b.22 April 1937 d.30 November 1996
MB ChB NZ(1960) MRACP(1965) MRCP(1966) FRACP(1973) FRCP(1983)
Julian Alastair Kirk was a former director of physical medicine at Christchurch Hospital, New Zealand. He was born in Dunedin, the son of Raymond Kirk, a doctor, and his wife, Nancie. He was educated at Medbury School, Christ’s College and the Otago University Medical School. He was a keen sportsman and at the age of eighteen was the South Island downhill skiing champion and later, in 1958, became the captain of the New Zealand Universities ski team against the Australian Universities. He graduated in 1960 and worked as a house officer and medical registrar in Dunedin, gaining membership of the Royal Australasian College of Physicians in 1965.
He then went to London where he was clinical assistant to E G L Bywaters of Hammersmith Hospital. In 1966 he became a registrar in rheumatic diseases at the Royal National Hospital for Rheumatic Diseases in Bath. In the same year he became a member of the Royal College of Physicians of London. In 1968 he shifted to Rochester, New York, to become a clinical fellow in rheumatology for a year. As part of his early work he published in 1967 a signal paper on The hypermobility syndrome with B M Ansell and E G L Bywaters [Ann Rheum Dis 1967 26(5) 419-425]. He returned to New Zealand in 1969 to take up a position as director of physical medicine at Christchurch Hospital and to pursue his career as a rheumatologist.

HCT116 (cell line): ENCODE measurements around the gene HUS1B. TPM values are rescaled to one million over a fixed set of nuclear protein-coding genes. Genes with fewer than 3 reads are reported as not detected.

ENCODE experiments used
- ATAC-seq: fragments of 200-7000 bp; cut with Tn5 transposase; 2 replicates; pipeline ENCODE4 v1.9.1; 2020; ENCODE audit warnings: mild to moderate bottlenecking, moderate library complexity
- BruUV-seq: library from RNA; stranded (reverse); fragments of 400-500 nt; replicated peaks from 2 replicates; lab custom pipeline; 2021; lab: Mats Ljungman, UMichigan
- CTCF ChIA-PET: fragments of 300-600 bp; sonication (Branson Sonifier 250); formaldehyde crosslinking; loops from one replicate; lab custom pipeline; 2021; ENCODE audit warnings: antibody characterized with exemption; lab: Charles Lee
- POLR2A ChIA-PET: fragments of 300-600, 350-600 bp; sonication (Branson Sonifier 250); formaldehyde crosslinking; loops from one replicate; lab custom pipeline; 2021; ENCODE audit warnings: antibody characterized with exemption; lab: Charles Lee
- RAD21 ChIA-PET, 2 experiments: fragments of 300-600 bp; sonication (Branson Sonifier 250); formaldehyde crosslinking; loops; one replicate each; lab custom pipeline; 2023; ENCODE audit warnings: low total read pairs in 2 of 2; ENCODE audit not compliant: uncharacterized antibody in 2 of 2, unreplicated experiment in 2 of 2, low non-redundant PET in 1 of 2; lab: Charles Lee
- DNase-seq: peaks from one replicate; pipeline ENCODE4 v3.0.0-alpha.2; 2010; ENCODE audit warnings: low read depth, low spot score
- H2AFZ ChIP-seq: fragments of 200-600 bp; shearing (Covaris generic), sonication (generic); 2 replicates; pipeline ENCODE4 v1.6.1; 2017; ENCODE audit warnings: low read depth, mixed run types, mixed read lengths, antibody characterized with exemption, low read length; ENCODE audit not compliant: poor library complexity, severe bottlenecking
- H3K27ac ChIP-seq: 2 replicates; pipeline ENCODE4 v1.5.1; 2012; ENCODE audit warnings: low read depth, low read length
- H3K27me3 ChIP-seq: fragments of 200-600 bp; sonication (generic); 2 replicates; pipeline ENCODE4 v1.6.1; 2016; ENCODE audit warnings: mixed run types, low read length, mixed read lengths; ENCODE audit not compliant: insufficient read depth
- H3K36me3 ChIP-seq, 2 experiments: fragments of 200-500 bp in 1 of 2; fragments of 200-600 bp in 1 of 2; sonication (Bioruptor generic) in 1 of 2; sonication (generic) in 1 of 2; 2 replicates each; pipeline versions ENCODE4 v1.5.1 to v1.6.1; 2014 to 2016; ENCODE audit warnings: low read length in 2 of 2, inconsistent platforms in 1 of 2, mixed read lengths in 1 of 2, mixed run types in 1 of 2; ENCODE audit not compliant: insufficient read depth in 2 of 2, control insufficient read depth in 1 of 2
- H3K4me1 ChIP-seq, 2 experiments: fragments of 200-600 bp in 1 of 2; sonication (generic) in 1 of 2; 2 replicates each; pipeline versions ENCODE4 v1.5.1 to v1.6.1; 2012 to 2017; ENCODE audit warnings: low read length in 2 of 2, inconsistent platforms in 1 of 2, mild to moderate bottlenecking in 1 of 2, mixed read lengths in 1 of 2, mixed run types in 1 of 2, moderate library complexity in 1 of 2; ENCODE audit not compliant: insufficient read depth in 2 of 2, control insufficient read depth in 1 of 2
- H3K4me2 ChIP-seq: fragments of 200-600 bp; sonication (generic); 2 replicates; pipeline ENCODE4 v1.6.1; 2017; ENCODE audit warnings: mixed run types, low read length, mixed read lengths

His presentations at clinical meetings were regarded as unique, providing a blend of art and science with wry humour. He was a great supporter of the School of Medicine from its inception at Christchurch, and his contribution to the teaching of clinical rheumatology to medical students was very important.
He was a great contributor to voluntary societies associated with his area of expertise, acting as advisor to the Canterbury Arthritis Society, the New Zealand Arthritis Foundation, the Rehabilitation League and for 22 years as a trustee of the Laura Fergusson Trust.
He married Susan Nevill in 1964. They had a son and daughter. He had a great love of the outdoors and in his spare time was a keen fisherman and member of a duck shooting club.
Despite his wide contributions and his involvement in various activities, he had a quiet and self effacing manner. He was a person who always had time to spend with people in an unhurried way and yet he achieved a remarkable productivity. He died after a fifteen year battle with coronary artery disease.
P W Moller
(Volume X, page 282)
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